Nine essential tips to stay hydrated on long-haul flights
Staying hydrated on your next long-haul flight is important and often overlooked. Photo: Getty
We’ve all been there. After the excitement of planning a trip to some far-flung destination, you step off that long-haul flight feeling exhausted and washed out.
Chances are, you’re suffering from dehydration, showing up in the form of headaches, dizziness, fatigue and low mood. Far from ideal when you should be seeing the sights or hitting the pool.
Unfortunately, failing to stay properly hydrated on a lengthy flight is easy to do. The air conditioning, low humidity and low oxygen pressure on most airlines can cause water to evaporate from your skin and lungs as you exhale, far more quickly than on terra firma.
Forgetting to drink water – or even avoiding fluids to reduce those annoying trips to the airline bathroom – can make the situation worse.
Here are some simple, yet essential tips to stay hydrated and make sure you arrive at your destination in the best possible shape.
Take a water bottle
Pack an empty reusable bottle in your carry-on luggage. While you may not be able to take liquids through security screening, most airports have facilities to fill your bottle once you’re through. Taking your own bottle ensures you can easily access water throughout the flight, rather than having to wait.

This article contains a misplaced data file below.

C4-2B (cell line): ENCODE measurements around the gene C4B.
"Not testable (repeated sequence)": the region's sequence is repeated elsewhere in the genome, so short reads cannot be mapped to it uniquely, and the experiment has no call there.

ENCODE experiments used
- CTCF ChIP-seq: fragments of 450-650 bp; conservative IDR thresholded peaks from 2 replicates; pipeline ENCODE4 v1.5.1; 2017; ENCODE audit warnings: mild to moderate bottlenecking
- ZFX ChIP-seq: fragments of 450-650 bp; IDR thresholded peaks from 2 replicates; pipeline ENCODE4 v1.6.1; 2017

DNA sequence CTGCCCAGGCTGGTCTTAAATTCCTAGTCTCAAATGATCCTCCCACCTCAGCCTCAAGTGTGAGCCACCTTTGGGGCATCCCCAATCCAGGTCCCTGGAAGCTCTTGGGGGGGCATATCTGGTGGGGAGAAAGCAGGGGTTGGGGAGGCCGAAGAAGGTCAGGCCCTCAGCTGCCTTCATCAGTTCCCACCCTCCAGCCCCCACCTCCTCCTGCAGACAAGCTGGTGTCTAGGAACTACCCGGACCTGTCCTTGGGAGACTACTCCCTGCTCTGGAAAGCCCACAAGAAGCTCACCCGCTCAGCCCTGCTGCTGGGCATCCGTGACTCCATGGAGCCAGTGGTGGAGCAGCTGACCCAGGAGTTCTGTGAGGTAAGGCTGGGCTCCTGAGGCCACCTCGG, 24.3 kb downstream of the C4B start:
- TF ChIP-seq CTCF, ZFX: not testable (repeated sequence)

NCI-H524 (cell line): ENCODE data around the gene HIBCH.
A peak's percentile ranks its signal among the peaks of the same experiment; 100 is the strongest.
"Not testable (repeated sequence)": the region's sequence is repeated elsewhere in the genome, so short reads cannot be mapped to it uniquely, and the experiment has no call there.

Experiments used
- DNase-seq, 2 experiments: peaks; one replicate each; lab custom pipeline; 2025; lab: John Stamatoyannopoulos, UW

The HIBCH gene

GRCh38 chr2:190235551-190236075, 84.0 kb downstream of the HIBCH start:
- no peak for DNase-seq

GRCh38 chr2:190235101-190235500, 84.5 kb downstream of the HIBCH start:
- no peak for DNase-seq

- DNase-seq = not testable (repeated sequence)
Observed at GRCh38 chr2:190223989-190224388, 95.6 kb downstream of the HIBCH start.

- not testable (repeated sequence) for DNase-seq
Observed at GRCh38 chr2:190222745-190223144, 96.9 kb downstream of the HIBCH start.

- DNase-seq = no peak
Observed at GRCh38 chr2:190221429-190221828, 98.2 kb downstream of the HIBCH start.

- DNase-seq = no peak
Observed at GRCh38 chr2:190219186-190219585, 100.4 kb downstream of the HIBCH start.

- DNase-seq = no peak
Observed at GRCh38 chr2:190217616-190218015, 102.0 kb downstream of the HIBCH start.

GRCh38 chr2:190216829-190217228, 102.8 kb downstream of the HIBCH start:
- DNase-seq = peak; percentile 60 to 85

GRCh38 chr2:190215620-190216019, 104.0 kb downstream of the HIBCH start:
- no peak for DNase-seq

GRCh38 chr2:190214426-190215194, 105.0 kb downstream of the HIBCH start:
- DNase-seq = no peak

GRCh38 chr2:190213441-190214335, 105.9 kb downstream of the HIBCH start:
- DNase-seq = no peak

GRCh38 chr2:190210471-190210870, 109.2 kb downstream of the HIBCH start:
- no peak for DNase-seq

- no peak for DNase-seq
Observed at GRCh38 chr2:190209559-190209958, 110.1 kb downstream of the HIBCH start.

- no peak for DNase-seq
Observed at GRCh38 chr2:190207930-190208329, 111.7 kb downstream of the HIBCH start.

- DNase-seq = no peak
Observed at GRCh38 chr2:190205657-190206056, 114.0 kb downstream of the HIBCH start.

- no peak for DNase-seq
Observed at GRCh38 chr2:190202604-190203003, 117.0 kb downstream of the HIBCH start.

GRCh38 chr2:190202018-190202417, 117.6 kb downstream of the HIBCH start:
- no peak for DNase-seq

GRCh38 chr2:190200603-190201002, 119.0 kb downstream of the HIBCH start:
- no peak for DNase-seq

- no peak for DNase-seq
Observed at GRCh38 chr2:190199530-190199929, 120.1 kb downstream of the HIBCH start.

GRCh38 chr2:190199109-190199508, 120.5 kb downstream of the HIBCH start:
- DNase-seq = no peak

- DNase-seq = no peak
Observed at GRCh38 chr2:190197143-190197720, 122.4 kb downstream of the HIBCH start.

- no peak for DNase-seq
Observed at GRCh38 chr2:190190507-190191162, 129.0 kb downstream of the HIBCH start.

Set an alert on your phone or watch to drink water at regular intervals. Without that, it can be easy to forget, so having a reminder can help establish a routine. Aim for about 250ml – equivalent to one plastic airline cups – every hour.
Avoid caffeine and alcohol
Bad news, we know, but both contribute to dehydration. If you aren’t willing to limit your consumption, intersperse with water or herbal tea to compensate.
A packet of electrolyte powder sprinkled into water can help replace essential minerals lost through dehydration. Including one in your carry-on is a great idea.
Choose hydrating foods
Granted, the choice will be limited at 12,000 metres, but where possible, opt for snacks and meals with a high water content, such as fruit, vegetables and salads. These all contribute to your overall hydration.
Take advantage of opportunities to move around the cabin and stretch. A quick walk not only helps prevent stiffness and discomfort, it’s also the ideal time to visit the galley to refill your water bottle.
Dry cabin air can affect your skin during a long-haul flight, so don’t forget to pack a hydrating moisturiser or spray. You might even consider a hydrating mask, applied discreetly once the lights are dimmed.
Listen to your body
Pay attention to the signs of dehydration, such as dizziness, headaches or dark urine. If you notice these symptoms, up your water intake, pronto.
Refuel on the ground
Even the best laid plans can falter after several hours at altitude. If that happens, boost your body with what it needs once you’re on the ground. A layover should be viewed as a pitstop to rehydrate, replenish and get moving.